The Sunday Leader

Charting The History Of Assocation Football In Sri Lanka

By  Hafiz Marikar

The British sailors carried the game of football to the lands they conquered with almost national fervor.  It is the British who introduced the game to the Americas, Europe and Asia through their battalions, regiments and brigades.

It is not possible to say exactly when football was introduced to Sri Lanka, because here again, the origins are lost, literally in the mists of time.  However, there is evidence of the game being played in the sprawling sandy stretches of  the Galle Face Green, by bare chested British servicemen stationed in and around Colombo in the 1890’s.

The first ever attempt to organise and conduct Association Football in Ceylon was when the Colombo Association Football League was formed at a meting held in the Bristol Hotel, Colombo on  April 4, 1911.  H. French was elected the president and H.K. Crossskey as the Secretary.  However, as result of World War I in 1914, this body understandably became inactive and ineffective.  After a lapse of nine years, the Colombo Association Football League was revived and re-constituted in 1920 under the amended name, Colombo Football League, with Herbert Dowbiggin as president and H. French as chairman.  The Colombo Football League by now was gaining ground with more new clubs seeking affiliation.  In 1924, Sir John Tarbart, that evergreen sportsman, became its president and contributed immensely to the promotion of the game in the years that followed.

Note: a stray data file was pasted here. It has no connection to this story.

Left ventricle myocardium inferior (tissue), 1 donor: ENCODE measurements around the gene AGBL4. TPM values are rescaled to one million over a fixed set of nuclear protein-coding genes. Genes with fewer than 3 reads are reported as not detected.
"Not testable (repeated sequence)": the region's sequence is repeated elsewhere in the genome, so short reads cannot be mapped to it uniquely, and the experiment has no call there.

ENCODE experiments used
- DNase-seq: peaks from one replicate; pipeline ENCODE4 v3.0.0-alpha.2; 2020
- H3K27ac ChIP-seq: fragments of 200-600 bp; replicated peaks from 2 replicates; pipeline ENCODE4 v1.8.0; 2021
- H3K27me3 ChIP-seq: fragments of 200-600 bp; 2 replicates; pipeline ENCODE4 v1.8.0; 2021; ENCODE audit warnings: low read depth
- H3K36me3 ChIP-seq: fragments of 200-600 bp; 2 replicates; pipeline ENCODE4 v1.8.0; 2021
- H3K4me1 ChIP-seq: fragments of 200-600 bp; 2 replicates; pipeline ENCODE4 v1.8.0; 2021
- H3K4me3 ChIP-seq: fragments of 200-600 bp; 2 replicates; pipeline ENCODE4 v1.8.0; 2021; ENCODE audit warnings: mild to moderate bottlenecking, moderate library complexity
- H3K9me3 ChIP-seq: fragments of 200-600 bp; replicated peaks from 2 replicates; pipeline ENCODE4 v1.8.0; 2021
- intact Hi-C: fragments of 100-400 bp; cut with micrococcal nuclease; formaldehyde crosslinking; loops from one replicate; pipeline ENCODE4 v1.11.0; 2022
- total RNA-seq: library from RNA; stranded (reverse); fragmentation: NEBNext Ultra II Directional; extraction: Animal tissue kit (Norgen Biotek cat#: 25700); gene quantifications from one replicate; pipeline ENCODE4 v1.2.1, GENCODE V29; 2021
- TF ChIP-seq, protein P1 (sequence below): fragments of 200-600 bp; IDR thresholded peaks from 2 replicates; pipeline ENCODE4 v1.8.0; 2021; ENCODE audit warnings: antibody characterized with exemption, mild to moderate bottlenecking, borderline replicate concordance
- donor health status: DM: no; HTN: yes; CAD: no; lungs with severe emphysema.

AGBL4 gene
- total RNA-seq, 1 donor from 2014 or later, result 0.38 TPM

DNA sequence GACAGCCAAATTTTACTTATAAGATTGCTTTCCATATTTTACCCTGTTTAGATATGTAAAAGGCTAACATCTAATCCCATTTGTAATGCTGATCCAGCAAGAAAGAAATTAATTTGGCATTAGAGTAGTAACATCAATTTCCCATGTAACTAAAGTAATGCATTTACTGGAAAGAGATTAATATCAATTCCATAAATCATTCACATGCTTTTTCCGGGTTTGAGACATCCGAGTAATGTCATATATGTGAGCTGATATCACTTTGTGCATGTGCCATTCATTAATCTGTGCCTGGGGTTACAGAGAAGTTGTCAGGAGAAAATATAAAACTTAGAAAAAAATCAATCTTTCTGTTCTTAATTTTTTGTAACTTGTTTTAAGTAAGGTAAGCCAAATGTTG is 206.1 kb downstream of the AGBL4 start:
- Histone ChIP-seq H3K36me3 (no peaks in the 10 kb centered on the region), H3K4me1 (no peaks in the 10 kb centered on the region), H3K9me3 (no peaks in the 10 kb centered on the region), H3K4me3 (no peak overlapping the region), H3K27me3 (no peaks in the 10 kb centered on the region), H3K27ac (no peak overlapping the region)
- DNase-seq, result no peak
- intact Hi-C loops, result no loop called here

In 1918, the Colombo Mercantile Association Football League was formed and in 1920, the government Services Football Association came into force as the parent body in the state sector, which by then had adopted football as the main sport.  The City Football League received a pavilion named Sir Edwin Hayward Memorial Pavilion in 1929,  which was given a face lift  by Manilal Fernando  this year, and this ground looks a mini football stadium, that is after  80 long years.  City Football League at that time was  known as the “All Blacks” of football, today it is known as “Premadasa Ground”.  Sir John Tarbat  was  its first president and T. Kandiah, the secretary.    The present Secretary is Mohamed Rameez, a famous play grounds master and today he is the second in command in the Play Grounds Department of the Colombo Municipal Council, also not forgetting it President, M. Zainulabdeen of Victory SC fame.

With football taking the top spot, there was a need for a national controlling body for the sport in Sri Lanka at the time.  The game had blossomed by the late 1920’s and few football leagues had sprung up both in Colombo and in the outstations.
Continued Next Week

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